A Jerrycan and Overseas Aid

Overseas aid is a subject that it very emotive with many people thinking it should be more focussed on dual use equipment and capabilities.

That is a wider discussion and one which I hope to get to as part of the SDSR 2015 activity.

A post on Gizmag about the Lifesaver Jerrycan got me thinking about numbers and effects.

If you remember, I wrote a post on jerrycans a while ago, click here to veiw. They have evolved with modern moulding techniques able to produce durable, lightweight and low cost containers for all manner of fluids.

Another post, on military water supply, examined a range of water purification equipment including products from a British company called Lifesaver.

One of the products I wrote about was a combination of jerrycan and water filter.

The Gizmag post covers this Lifesaver Jerrycan.

[browser-shot width=”500″ url=”http://www.gizmag.com/jerrycan-purifies-5-gallons-of-water/26976/”]

All good stuff.

At £170 it is very low cost but imagine the impact of widespread, and I mean widespread, adoption in a developing nation.

The UK and the Department for International Development spends roughly £4 billion on bilateral development aid per year.

Economies of scale might reduce unit cost to £120.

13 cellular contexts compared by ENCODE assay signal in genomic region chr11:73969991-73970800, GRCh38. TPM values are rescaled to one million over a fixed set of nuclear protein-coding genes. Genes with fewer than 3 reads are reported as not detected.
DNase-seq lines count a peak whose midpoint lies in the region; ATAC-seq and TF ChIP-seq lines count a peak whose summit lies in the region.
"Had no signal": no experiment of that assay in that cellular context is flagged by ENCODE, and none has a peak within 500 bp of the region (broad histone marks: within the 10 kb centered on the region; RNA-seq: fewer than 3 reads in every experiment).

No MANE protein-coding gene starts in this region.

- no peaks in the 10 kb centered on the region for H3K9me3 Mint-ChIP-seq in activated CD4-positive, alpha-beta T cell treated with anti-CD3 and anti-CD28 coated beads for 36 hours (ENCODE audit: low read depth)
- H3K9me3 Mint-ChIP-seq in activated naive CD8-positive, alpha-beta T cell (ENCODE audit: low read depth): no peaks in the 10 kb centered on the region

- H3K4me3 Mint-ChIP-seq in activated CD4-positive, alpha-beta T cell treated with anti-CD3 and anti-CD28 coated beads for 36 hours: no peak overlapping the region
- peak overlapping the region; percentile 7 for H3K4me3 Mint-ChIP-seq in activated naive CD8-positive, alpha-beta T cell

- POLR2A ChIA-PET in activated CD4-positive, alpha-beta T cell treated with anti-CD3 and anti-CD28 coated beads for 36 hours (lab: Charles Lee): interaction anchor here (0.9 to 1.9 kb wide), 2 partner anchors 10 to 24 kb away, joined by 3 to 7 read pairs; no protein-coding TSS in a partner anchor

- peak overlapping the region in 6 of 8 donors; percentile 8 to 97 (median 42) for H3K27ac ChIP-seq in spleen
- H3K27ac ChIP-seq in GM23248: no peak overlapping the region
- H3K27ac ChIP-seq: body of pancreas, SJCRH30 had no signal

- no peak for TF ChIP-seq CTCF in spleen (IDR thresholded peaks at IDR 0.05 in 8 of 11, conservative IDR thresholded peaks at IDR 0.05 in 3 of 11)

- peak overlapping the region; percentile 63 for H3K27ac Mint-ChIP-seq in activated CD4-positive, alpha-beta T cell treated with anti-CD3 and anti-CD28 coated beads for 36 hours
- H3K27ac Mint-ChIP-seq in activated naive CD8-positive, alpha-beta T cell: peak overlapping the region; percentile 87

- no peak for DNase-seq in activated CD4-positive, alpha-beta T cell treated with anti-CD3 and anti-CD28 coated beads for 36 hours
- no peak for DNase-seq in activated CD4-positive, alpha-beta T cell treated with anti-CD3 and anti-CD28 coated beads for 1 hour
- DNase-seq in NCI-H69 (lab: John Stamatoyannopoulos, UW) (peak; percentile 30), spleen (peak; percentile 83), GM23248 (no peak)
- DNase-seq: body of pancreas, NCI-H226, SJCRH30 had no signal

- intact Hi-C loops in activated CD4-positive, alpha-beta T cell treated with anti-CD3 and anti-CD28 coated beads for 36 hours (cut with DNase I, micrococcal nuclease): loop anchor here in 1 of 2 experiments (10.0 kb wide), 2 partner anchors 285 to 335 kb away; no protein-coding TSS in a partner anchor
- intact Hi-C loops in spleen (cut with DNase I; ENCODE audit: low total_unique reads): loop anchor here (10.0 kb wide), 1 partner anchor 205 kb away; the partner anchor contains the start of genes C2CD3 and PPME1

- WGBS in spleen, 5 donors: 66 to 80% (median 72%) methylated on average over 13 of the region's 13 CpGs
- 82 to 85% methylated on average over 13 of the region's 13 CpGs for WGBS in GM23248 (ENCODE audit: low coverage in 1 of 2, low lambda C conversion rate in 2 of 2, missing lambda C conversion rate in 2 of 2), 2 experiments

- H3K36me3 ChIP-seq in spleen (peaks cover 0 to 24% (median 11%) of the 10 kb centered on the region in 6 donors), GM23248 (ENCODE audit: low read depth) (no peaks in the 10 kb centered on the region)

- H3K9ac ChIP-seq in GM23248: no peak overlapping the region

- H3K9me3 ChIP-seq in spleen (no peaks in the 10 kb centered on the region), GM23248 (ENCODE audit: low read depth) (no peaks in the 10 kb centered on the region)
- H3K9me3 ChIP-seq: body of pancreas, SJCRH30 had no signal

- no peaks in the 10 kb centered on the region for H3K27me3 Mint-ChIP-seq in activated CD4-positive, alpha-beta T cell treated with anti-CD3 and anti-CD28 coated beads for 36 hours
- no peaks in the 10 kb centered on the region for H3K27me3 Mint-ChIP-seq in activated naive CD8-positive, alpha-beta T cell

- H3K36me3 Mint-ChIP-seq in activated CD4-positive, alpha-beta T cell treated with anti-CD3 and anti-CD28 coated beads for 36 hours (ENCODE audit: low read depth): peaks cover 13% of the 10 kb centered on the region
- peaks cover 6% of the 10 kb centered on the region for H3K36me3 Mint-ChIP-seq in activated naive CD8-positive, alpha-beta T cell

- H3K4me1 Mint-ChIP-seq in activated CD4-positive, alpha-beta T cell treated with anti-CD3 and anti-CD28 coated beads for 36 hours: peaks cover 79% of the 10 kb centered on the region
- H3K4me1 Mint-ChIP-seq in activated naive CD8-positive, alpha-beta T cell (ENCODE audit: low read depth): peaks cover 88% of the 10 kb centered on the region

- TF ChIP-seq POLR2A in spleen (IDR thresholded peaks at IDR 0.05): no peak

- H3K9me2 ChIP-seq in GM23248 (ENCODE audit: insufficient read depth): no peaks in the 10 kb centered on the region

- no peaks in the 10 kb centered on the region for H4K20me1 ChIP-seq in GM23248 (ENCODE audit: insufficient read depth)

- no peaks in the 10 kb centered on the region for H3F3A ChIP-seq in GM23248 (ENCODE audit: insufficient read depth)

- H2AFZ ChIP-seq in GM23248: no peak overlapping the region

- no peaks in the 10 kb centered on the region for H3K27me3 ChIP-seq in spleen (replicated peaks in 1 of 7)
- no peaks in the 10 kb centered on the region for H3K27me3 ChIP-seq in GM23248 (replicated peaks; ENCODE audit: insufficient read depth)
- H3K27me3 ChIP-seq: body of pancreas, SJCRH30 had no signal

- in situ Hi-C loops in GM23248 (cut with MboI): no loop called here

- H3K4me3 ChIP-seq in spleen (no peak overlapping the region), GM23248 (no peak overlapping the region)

Take 50% of DFiD’s budget and do the maths for how many that would buy.

A lot

My question is this, would a broad stroke like this (and one which would support a British company) do more to reduce conflict in a specific area than a myriad of piecemeal projects?

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John Hartley
John Hartley
April 10, 2013 2:11 pm

I suspect you are trying to lure me in on jerrycans so I then fall for something about containers.
Any road up.
The death of Mrs T, reminded me that her gov spent 0.35% GDP on aid, not the 0.7% the coalition is obsessed about. She also spent 4% GDP on defence, not the 2% now.

April 11, 2013 3:12 am

I think this would be a great use of DFID funds. Lets put a union jack on the side of them and start dropping them all of Africa.

April 11, 2013 3:16 am

@ JH – Its crazy to think that even if we scaled back to 0.35% we would still be the second largest per capita donor in the G8 and that’s assuming France does not scale back its commitments. Imagine what we could do at home with that extra £4 billion per year. I.e HS2 to Manchester and Leeds by 2022 and Edinburgh and Glasgow by 2025 or a decent technical education system for 16 and 17 year olds.

April 11, 2013 12:34 pm

Presumably some of the money could be spent on teaching people how to spell Leeds. It is not that difficult even for 16-17 year olds without technical education.